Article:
Kyle Seager is having a good year; by far the best year of his young career. A quick glance at his basic slashline, .279/.350/.493, reveals as much. His counting stats aren't too shabby either. 15 home runs at the All-Star break puts him on pace to easily surpass last season's career-high 22. He's as little as one series away from surpassing last year's 69 RBIs, currently sitting at 63.
Yet, even a quick glance at slightly more specific statistics reveals that Seager is also having a fairly strange season. Mainly, his home/away splits are bonkers. The 26-year old has been atrocious on the road all year. In 193 plate appearance away from Safeco, his .207/.281/.339 line has been more Ackley than Seager. Only two home runs have come in 44 road games. Take the performance of 2014 Road Seager and apply it over a full season, home and away, and suddenly the Mariners lineup is Cano and not a whole lot else that can be depended on.
Luckily, 2014 Safeco Seager has been an absolute monster. In 188 plate appearances, he has managed an MVP-level .353/.420/.653 line, with 13 of his 15 home runs and 42 of his 63 RBIs. Given Safeco's reputation as a pitcher's park, as well as Seattle's relative struggles at home (27-18 away, 24-26 home), this is pretty surprising.
However, these stats do support the narrative of Seager carrying the offense through rough stretches at home. Anecdotally, Seager has managed to hit three home runs in the four home games that I've attended this year. I figured it was pure coincidence that I had witnessed 26% of Seager's home runs in a little over 4% of his games, but with this information in mind, I actually witnessed 30% of his Safeco home runs in 8% of his home games. Still lucky, but less miraculous given that Seager has hit almost all of his bombs in Seattle.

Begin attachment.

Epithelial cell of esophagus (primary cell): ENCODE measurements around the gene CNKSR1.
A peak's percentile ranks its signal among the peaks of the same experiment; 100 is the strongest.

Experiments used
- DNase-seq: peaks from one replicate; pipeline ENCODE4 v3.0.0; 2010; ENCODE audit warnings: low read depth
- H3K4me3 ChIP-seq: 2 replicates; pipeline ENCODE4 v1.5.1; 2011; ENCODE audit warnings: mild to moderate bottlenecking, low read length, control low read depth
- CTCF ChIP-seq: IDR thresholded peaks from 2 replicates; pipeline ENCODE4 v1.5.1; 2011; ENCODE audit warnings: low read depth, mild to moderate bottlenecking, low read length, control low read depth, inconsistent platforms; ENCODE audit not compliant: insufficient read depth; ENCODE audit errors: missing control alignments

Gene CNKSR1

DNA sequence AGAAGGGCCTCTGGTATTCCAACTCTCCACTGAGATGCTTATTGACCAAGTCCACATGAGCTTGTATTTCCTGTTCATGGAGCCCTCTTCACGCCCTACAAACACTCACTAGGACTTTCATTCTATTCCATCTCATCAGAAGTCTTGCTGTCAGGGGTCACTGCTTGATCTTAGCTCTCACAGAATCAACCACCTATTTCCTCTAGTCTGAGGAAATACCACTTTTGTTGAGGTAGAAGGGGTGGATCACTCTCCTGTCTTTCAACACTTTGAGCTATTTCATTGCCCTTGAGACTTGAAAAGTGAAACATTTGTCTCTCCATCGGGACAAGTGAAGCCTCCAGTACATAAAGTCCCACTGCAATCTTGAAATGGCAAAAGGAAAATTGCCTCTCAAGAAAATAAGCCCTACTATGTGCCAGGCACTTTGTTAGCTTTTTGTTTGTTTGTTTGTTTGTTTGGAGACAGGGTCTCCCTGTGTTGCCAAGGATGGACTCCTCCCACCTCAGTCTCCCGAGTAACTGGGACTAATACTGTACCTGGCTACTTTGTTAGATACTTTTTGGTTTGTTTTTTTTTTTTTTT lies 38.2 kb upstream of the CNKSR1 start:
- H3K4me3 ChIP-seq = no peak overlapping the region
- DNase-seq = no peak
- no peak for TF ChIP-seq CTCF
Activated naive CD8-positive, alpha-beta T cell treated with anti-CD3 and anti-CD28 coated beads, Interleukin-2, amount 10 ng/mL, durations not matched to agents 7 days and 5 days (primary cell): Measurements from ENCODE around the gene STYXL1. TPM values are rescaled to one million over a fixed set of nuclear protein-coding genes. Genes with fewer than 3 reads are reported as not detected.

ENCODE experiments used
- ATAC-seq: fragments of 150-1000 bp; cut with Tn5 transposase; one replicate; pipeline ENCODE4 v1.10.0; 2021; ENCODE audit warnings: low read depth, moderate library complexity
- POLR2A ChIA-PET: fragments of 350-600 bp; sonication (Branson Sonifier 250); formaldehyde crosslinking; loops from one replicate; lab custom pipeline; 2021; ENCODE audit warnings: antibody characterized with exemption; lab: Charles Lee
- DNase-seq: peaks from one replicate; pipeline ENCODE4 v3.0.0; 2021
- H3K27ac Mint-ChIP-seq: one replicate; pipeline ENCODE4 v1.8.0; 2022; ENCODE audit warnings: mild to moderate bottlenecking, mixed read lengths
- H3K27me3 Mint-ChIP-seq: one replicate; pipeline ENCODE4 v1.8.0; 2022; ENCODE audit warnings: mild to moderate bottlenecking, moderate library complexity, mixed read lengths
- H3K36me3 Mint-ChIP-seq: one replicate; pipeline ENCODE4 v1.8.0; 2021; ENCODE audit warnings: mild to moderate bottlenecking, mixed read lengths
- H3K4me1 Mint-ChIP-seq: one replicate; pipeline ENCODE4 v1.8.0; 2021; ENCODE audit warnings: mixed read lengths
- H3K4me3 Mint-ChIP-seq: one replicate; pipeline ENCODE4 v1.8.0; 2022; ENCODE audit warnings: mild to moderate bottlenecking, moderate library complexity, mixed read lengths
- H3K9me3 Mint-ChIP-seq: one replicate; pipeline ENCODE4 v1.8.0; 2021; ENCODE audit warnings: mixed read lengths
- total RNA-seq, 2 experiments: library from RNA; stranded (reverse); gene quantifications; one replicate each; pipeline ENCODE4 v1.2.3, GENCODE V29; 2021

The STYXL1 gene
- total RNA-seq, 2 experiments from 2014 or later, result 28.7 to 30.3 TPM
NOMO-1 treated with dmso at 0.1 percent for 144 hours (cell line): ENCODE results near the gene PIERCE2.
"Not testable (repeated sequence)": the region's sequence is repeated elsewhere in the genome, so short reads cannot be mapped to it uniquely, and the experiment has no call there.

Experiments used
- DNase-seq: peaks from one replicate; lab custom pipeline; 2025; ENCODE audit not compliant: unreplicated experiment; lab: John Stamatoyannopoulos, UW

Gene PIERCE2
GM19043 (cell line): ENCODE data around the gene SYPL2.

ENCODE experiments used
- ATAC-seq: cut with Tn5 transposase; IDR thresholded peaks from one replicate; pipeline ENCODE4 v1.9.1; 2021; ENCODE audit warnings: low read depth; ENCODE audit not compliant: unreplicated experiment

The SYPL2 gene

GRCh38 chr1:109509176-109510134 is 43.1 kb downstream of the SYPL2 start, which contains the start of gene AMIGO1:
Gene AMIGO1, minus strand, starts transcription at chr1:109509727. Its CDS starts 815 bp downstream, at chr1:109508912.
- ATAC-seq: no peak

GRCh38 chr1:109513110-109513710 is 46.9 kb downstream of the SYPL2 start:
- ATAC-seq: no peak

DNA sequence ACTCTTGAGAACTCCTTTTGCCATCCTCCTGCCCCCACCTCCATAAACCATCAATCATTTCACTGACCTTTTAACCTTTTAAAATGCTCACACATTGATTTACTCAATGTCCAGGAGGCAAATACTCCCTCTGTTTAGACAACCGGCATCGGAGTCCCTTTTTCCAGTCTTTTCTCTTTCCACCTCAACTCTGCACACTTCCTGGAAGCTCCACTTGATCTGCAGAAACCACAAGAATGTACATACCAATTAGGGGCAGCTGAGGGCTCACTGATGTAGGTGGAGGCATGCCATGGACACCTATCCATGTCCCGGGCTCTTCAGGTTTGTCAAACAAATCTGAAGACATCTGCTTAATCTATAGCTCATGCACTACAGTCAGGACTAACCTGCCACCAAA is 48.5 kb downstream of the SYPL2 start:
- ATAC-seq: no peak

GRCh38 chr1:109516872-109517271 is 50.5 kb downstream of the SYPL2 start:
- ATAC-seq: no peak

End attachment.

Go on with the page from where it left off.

Oddly, this is the first season in which Seager has performed better at home than on the road. Over the course of his career (counting the first half of 2014), he's hit .253/.328/.402 at home and .273/.332/.462 on the road. Remove this year's contributions from those numbers, and the difference is more dramatic. This isn't about the fences moving in, either. In 2013, the first year after the field alterations, he hit .243/.316/.374 at home and .277/.360/.477 away.
The sample size isn't massive, so it's reasonable to expect the gulf between these two versions of Seager to shrink over the second half, even if the differences are likely too stark to fully even out. After all, we know Seager is better than a .207 hitter no matter what park he's playing in, and if we're being honest, we also know he probably can't sustain a .420 on base percentage at Safeco or anywhere else.
Still, when you consider that Seager had, before this season, been a good road hitter and a slightly less effective batter in Seattle, it's at the very least interesting to see him totally reverse course and dominate at Safeco over more than half of a season.